After years of lobbying from employers and defense counsel seeking to overhaul Ohio’s workplace discrimination laws, Governor DeWine signed House Bill 352 into law on January 12, 2021. The new law tips the scales in favor of employers in workplace discrimination cases. The changes will impact the way employment law attorneys practice and their clients pursue, or defend, workplace discrimination claims. Let’s take a look at some of the most significant changes to the law:

Limits Liability for Individual Supervisors

The new law excludes persons acting directly or indirectly in an employer’s interest from the definition of an “employer” under the Ohio Civil Rights Law. This change means that individual supervisors cannot be held personally liable for workplace discrimination claims if they were acting in the interest of an employer except in limited circumstances. Individual supervisors can be held personally liable if it is determined they acted outside of the scope of their employment, retaliated against the complainant, or obstructed the complainant from pursuing a claim with the Ohio Civil Rights Commission (OCRC).

Establishes a Specific Procedure for Employment Discrimination Claims

Under the current law, plaintiffs can file workplace discrimination claims with the OCRC or in a county court. The new law removes this choice and requires that an individual first file a charge with the OCRC before she may file a civil lawsuit. Once a charge is opened with the OCRC, the agency will begin an investigation. After sixty days, the complainant may request a notice of right to sue from the OCRC. After the complainant receives a notice of right to sue from the OCRC (or more than 45 days have passed without a response to the request) the complainant may file a civil lawsuit. An individual may also file a lawsuit if she obtains a notice of right to sue from the Equal Employment Opportunity Commission (the agency that enforces federal employment discrimination laws).

If the OCRC finds it probable that workplace discrimination has occurred, the complainant will have the choice of allowing the OCRC to prosecute the claim (including attempting to resolve the claim through alternative dispute resolution) or to withdraw from the administrative process and file a civil lawsuit in the county courts.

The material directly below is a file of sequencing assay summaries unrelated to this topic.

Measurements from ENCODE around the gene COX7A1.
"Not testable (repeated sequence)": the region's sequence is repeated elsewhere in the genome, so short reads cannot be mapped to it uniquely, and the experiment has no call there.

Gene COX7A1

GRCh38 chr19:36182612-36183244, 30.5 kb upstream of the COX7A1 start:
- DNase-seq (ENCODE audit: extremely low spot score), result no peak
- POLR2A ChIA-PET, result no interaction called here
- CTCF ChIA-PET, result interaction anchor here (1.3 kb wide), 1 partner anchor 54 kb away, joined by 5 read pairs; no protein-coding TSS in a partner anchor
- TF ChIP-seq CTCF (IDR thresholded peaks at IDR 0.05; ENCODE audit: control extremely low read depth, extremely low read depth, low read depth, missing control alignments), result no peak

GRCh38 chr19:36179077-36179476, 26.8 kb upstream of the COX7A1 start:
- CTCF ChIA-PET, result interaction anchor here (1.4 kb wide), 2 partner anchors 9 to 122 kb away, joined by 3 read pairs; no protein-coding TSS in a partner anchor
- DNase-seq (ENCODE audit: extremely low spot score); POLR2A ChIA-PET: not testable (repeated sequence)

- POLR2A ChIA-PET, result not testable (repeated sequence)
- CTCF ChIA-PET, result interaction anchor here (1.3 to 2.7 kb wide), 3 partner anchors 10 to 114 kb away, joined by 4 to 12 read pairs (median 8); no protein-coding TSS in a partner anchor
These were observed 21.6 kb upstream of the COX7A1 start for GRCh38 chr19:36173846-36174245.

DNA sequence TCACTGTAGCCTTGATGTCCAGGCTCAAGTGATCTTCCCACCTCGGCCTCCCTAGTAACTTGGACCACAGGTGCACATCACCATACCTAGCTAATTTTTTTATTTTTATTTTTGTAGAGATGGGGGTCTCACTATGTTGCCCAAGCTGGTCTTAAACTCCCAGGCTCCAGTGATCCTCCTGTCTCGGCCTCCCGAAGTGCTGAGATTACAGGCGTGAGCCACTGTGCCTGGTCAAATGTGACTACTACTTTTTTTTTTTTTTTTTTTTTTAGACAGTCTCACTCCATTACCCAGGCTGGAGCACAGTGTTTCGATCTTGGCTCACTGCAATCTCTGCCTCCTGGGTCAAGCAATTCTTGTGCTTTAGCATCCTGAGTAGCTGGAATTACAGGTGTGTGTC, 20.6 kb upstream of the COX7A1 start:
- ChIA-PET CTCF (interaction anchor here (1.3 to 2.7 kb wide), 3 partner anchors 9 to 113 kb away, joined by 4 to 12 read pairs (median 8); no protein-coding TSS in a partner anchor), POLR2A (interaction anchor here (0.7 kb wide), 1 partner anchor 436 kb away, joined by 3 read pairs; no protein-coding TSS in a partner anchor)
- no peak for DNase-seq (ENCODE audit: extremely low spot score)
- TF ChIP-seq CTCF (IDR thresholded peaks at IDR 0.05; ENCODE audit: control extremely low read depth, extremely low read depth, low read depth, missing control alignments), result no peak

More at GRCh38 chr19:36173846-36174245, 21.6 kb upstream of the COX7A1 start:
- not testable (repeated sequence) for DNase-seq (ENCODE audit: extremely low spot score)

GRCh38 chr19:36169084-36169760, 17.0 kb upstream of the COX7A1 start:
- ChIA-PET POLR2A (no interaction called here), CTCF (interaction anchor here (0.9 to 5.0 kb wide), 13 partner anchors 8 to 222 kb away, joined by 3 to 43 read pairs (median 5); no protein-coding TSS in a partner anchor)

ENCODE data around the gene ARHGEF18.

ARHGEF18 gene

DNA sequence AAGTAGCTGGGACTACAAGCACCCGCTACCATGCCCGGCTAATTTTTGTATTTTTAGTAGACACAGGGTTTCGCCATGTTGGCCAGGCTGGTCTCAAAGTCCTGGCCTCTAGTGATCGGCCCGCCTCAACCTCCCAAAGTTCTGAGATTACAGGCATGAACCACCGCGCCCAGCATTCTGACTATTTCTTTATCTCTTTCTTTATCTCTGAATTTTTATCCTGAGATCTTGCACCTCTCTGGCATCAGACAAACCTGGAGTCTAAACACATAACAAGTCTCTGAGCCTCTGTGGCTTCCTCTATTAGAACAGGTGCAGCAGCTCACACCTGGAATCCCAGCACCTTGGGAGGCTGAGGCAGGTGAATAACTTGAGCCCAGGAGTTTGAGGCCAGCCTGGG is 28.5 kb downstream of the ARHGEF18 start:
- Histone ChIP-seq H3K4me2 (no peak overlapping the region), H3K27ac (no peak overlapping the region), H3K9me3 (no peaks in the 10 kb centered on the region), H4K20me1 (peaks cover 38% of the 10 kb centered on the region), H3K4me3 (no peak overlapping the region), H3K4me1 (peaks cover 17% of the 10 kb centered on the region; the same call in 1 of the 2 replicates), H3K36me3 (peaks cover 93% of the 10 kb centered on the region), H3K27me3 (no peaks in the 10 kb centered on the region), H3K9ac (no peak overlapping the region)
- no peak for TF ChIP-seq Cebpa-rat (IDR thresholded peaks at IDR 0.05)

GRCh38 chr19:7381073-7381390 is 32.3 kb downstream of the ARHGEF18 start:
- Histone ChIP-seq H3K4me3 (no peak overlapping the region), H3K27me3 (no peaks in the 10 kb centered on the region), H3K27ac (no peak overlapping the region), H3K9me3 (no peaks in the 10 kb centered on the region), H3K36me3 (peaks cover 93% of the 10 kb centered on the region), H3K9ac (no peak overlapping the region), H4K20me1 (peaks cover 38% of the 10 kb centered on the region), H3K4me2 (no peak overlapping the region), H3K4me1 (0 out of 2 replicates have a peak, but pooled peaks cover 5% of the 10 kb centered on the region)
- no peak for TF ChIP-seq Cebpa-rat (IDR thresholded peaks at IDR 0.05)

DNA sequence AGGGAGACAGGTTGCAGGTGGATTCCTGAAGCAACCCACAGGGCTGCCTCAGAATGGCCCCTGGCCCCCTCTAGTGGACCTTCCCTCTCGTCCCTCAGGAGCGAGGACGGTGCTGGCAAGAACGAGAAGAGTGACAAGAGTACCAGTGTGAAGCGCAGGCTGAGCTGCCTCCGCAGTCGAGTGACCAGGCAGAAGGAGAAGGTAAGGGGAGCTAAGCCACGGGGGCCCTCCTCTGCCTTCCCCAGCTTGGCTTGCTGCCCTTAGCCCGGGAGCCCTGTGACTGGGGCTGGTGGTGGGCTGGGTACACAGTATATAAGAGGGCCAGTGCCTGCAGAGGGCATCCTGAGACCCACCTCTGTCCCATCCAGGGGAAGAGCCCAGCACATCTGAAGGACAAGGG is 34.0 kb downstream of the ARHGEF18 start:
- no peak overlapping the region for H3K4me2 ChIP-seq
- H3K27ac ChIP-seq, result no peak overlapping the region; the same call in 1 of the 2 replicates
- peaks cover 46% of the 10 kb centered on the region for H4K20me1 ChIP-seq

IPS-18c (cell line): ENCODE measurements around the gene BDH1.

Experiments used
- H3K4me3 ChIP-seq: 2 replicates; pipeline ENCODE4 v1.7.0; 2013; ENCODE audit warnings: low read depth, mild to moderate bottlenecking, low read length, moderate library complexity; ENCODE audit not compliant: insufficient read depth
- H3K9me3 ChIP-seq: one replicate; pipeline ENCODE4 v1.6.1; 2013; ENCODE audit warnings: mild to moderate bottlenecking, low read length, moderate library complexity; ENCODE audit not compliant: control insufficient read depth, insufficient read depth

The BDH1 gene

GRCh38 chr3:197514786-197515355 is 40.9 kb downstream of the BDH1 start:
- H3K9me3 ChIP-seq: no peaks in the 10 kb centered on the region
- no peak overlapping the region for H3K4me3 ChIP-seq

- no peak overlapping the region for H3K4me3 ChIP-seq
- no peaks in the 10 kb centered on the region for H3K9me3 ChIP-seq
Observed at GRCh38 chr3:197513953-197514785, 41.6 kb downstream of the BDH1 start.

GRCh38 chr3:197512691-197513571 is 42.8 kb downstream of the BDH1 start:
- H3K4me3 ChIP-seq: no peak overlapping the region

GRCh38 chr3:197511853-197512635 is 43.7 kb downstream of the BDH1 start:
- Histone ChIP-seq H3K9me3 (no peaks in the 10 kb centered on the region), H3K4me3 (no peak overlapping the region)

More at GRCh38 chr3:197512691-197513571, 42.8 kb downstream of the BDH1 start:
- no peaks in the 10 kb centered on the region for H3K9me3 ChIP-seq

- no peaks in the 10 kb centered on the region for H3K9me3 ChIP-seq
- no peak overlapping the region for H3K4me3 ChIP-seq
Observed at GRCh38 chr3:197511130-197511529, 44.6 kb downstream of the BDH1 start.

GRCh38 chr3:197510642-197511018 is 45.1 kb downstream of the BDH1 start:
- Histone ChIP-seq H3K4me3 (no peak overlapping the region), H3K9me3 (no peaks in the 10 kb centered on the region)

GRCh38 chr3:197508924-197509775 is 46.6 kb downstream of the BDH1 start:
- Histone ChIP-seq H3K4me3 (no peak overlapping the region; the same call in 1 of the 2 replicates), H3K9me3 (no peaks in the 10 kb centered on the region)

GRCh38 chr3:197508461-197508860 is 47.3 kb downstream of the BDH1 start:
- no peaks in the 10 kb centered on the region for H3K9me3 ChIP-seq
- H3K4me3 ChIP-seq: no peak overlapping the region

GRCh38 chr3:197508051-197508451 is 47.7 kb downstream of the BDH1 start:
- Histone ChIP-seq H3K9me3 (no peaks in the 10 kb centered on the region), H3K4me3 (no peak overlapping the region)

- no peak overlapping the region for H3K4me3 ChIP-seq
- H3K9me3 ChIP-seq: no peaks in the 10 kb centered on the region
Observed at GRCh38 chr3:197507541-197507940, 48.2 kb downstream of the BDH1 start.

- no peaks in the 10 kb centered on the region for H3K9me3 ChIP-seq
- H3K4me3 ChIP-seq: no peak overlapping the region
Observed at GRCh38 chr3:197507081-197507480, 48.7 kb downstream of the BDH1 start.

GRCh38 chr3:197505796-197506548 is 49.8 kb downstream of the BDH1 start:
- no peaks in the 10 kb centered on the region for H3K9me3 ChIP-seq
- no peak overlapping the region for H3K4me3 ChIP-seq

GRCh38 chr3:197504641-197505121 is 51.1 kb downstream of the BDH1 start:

Statute of Limitations for Workplace Discrimination Claims

For most claims, the current law allows a person to bring a lawsuit alleging violation of the Ohio Civil Rights Law within six years after the alleged discriminatory act occurred. The new law requires a plaintiff to file suit based on workplace discrimination within two years. The statute of limitations is tolled while a charge based on the same allegations is pending with the OCRC.

Affirmative Defenses for Employers in Sexual Harassment Cases

The new law affords employers an affirmative defense to a claim for vicarious liability in which an employee alleges that a supervisor created a hostile work environment through sexually harassing behavior. In the typical sexual harassment case, an employee alleges that a specific boss or supervisor subjected the employee to a hostile work environment, and the employee seeks to hold both the supervisor and the company/employer liable. Under the new law, the employer can raise an affirmative defense to these claims if it can prove: (1) that it had an effective harassment policy; (2) that it properly educated employees about the policy and complaint procedures; (3) that it exercised reasonable care to prevent or promptly correct the harassing behavior; and (4) that the complainant failed to take advantage of any preventative or corrective opportunities. This is basically a re-statement of current federal law governing sexual harassment claims.

Age Discrimination Claims

Plaintiffs have previously pursued employment-based age discrimination claims through a variety of statutory mechanisms. The new law clarifies that age discrimination claims must be pursued through the same avenues in which all other workplace discrimination claims are pursued – i.e. – the process discussed above.


In order to pursue a workplace discrimination claim at the federal or state level, a plaintiff must have an understanding of the administrative procedures required by the EEOC and the OCRC. An individual subjected to workplace discrimination risks losing her claim if she fails to timely pursue an action or fails to adhere to the administrative procedures required to lodge a claim. The Finney Law Firm has experienced employment attorneys dedicated to protecting the rights of employers and employees in the workplace. We can help you navigate these claims at both the federal and state level.